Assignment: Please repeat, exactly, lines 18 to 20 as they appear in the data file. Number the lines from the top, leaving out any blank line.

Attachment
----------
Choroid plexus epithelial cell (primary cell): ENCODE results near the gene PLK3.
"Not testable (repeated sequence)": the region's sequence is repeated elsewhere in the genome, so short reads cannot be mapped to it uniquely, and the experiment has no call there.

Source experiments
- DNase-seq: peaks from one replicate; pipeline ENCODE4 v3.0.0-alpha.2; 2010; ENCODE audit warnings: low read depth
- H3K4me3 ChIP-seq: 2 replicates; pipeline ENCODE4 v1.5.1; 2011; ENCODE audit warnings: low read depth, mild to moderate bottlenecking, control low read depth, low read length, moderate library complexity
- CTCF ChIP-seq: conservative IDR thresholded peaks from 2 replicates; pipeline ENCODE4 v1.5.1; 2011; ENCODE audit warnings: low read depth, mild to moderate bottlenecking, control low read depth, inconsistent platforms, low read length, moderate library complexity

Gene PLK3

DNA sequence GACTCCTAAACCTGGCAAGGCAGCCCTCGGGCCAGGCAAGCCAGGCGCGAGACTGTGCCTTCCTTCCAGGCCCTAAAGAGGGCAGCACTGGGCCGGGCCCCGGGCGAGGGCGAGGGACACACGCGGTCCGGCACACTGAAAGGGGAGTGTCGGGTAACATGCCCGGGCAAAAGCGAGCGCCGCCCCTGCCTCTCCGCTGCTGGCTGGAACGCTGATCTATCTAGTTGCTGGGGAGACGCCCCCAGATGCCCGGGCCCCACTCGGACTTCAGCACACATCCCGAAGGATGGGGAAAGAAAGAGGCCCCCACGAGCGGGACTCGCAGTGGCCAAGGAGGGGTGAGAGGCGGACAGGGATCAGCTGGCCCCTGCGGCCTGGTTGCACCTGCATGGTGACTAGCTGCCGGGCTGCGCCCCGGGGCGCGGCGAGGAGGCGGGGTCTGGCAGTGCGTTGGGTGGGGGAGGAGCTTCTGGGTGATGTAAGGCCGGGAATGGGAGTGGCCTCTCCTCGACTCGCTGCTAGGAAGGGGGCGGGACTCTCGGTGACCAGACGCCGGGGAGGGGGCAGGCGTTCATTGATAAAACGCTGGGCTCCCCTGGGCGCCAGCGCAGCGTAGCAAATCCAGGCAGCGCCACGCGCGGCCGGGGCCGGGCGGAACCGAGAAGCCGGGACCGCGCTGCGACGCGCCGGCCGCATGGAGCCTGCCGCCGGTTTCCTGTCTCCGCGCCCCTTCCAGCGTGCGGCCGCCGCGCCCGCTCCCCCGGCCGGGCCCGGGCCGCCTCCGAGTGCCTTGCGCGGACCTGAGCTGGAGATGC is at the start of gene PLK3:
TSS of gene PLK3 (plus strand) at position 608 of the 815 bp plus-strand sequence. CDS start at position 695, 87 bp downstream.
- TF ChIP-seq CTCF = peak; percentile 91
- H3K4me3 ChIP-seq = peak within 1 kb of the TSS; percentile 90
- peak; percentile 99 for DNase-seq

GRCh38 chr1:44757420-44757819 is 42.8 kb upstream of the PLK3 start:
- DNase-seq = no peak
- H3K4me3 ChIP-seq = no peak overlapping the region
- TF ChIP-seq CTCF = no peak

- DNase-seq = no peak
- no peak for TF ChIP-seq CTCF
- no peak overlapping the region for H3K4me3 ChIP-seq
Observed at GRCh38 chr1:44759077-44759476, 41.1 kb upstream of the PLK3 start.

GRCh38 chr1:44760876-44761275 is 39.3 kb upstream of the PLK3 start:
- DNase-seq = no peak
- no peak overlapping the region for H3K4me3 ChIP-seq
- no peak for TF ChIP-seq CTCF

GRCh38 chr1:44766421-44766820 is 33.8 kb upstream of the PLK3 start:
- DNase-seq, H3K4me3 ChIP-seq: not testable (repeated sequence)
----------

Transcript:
- no peak for TF ChIP-seq CTCF
- no peak overlapping the region for H3K4me3 ChIP-seq
Observed at GRCh38 chr1:44759077-44759476, 41.1 kb upstream of the PLK3 start.